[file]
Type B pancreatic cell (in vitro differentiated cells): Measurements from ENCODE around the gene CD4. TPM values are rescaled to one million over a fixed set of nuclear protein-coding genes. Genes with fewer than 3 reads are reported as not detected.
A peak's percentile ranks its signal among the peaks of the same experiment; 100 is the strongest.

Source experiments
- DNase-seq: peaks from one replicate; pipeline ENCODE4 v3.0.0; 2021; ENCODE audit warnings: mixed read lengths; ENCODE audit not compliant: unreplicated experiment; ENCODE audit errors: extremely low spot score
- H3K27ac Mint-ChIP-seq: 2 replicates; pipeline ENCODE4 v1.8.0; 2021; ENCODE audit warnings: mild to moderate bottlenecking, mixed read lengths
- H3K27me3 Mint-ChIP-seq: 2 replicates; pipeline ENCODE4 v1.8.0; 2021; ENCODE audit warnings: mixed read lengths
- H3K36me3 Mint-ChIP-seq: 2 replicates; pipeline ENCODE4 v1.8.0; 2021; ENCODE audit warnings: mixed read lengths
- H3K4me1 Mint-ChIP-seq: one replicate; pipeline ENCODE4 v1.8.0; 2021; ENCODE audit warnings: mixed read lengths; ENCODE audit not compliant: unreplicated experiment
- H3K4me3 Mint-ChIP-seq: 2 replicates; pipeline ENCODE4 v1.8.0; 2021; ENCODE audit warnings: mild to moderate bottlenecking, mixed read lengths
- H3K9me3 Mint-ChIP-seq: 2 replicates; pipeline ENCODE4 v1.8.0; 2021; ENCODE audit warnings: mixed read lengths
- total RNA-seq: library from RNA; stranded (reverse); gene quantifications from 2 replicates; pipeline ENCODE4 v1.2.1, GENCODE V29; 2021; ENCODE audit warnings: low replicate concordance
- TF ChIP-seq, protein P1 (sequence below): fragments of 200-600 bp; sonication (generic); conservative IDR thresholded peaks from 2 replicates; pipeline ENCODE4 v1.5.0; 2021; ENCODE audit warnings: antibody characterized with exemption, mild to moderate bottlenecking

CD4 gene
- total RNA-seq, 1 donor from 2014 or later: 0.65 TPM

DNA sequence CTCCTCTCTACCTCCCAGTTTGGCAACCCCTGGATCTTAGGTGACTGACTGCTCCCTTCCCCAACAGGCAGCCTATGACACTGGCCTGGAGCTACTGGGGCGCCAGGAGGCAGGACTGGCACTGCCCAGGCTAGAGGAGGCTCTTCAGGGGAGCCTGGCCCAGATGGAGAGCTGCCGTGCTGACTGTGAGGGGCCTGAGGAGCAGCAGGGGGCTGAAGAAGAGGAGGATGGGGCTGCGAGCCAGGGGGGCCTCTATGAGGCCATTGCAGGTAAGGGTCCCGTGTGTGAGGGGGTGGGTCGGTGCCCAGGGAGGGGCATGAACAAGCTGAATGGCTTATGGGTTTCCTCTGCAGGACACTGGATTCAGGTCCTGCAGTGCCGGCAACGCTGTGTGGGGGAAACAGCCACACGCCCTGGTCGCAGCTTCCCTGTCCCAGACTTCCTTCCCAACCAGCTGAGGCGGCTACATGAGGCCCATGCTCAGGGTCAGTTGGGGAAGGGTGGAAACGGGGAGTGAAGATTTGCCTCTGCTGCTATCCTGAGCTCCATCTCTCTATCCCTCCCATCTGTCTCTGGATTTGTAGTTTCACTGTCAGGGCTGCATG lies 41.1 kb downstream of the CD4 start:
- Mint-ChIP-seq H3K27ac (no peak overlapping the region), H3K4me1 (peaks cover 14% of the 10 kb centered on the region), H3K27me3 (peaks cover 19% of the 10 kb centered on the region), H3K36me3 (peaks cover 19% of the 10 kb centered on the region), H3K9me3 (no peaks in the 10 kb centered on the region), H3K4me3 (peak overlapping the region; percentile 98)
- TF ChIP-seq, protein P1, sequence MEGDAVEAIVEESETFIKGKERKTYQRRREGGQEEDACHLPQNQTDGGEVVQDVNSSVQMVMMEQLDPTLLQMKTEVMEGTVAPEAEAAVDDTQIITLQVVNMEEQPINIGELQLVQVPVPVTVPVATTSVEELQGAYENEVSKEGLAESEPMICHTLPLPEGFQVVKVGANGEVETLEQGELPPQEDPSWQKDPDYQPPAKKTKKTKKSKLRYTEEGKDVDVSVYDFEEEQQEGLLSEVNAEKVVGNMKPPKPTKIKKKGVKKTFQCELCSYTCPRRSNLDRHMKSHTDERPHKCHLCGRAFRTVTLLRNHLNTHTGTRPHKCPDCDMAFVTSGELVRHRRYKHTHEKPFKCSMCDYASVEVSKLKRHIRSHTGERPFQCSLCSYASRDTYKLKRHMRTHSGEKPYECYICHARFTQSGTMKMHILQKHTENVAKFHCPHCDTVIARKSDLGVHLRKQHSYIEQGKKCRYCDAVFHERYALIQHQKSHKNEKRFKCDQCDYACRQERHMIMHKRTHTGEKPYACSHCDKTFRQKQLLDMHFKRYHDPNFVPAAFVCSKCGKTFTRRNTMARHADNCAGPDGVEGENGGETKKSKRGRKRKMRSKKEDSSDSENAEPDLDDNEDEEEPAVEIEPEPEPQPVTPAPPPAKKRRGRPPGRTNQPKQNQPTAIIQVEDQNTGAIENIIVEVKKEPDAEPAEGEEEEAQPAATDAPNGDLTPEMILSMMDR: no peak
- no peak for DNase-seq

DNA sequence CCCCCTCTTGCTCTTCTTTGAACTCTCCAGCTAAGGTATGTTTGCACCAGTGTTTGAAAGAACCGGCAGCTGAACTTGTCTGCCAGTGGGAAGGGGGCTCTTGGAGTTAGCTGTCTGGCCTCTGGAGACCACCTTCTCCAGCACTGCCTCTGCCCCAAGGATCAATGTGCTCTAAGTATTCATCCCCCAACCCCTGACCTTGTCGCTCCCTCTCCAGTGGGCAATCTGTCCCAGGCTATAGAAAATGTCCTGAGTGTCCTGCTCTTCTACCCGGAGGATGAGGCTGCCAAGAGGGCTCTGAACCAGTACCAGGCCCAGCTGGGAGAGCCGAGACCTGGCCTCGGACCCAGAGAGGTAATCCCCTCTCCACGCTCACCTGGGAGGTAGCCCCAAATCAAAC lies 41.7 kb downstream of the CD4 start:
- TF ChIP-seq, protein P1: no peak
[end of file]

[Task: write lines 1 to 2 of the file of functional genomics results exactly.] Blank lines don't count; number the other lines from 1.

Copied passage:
Type B pancreatic cell (in vitro differentiated cells): Measurements from ENCODE around the gene CD4. TPM values are rescaled to one million over a fixed set of nuclear protein-coding genes. Genes with fewer than 3 reads are reported as not detected.
A peak's percentile ranks its signal among the peaks of the same experiment; 100 is the strongest.